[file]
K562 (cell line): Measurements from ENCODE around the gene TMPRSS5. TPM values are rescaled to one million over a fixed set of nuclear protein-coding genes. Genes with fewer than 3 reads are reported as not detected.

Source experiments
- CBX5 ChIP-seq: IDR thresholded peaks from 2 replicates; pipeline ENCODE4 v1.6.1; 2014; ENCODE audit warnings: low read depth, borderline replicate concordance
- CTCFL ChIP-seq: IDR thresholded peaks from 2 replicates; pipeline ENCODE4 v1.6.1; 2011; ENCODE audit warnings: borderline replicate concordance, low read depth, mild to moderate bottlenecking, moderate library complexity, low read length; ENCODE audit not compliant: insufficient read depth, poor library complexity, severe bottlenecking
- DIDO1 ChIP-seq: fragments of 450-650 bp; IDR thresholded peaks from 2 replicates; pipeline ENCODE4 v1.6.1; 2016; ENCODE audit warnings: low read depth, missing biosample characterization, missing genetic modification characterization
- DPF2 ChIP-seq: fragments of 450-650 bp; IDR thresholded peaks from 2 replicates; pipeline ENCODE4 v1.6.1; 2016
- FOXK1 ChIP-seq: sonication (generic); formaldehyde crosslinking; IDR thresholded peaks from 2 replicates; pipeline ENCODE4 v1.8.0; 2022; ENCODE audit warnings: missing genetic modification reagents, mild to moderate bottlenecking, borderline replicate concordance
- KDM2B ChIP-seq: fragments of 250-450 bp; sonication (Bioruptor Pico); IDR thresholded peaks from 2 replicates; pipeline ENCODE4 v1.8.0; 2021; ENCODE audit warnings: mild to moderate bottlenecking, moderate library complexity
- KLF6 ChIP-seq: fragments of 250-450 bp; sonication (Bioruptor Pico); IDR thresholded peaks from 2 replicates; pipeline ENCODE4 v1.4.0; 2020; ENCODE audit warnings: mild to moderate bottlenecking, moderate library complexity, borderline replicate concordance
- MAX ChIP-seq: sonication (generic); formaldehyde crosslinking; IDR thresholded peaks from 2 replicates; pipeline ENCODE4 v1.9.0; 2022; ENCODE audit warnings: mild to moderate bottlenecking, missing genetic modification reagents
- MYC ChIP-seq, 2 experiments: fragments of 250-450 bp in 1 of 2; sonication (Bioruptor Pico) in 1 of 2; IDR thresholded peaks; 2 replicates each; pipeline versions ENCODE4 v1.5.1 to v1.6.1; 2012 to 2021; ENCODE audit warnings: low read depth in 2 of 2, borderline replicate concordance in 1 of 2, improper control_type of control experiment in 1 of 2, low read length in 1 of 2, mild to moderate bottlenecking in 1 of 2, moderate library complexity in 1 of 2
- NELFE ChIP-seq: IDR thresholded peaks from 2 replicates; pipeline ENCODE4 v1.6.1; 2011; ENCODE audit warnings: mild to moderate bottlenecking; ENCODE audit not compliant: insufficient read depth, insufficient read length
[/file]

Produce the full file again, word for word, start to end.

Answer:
K562 (cell line): Measurements from ENCODE around the gene TMPRSS5. TPM values are rescaled to one million over a fixed set of nuclear protein-coding genes. Genes with fewer than 3 reads are reported as not detected.

Source experiments
- CBX5 ChIP-seq: IDR thresholded peaks from 2 replicates; pipeline ENCODE4 v1.6.1; 2014; ENCODE audit warnings: low read depth, borderline replicate concordance
- CTCFL ChIP-seq: IDR thresholded peaks from 2 replicates; pipeline ENCODE4 v1.6.1; 2011; ENCODE audit warnings: borderline replicate concordance, low read depth, mild to moderate bottlenecking, moderate library complexity, low read length; ENCODE audit not compliant: insufficient read depth, poor library complexity, severe bottlenecking
- DIDO1 ChIP-seq: fragments of 450-650 bp; IDR thresholded peaks from 2 replicates; pipeline ENCODE4 v1.6.1; 2016; ENCODE audit warnings: low read depth, missing biosample characterization, missing genetic modification characterization
- DPF2 ChIP-seq: fragments of 450-650 bp; IDR thresholded peaks from 2 replicates; pipeline ENCODE4 v1.6.1; 2016
- FOXK1 ChIP-seq: sonication (generic); formaldehyde crosslinking; IDR thresholded peaks from 2 replicates; pipeline ENCODE4 v1.8.0; 2022; ENCODE audit warnings: missing genetic modification reagents, mild to moderate bottlenecking, borderline replicate concordance
- KDM2B ChIP-seq: fragments of 250-450 bp; sonication (Bioruptor Pico); IDR thresholded peaks from 2 replicates; pipeline ENCODE4 v1.8.0; 2021; ENCODE audit warnings: mild to moderate bottlenecking, moderate library complexity
- KLF6 ChIP-seq: fragments of 250-450 bp; sonication (Bioruptor Pico); IDR thresholded peaks from 2 replicates; pipeline ENCODE4 v1.4.0; 2020; ENCODE audit warnings: mild to moderate bottlenecking, moderate library complexity, borderline replicate concordance
- MAX ChIP-seq: sonication (generic); formaldehyde crosslinking; IDR thresholded peaks from 2 replicates; pipeline ENCODE4 v1.9.0; 2022; ENCODE audit warnings: mild to moderate bottlenecking, missing genetic modification reagents
- MYC ChIP-seq, 2 experiments: fragments of 250-450 bp in 1 of 2; sonication (Bioruptor Pico) in 1 of 2; IDR thresholded peaks; 2 replicates each; pipeline versions ENCODE4 v1.5.1 to v1.6.1; 2012 to 2021; ENCODE audit warnings: low read depth in 2 of 2, borderline replicate concordance in 1 of 2, improper control_type of control experiment in 1 of 2, low read length in 1 of 2, mild to moderate bottlenecking in 1 of 2, moderate library complexity in 1 of 2
- NELFE ChIP-seq: IDR thresholded peaks from 2 replicates; pipeline ENCODE4 v1.6.1; 2011; ENCODE audit warnings: mild to moderate bottlenecking; ENCODE audit not compliant: insufficient read depth, insufficient read length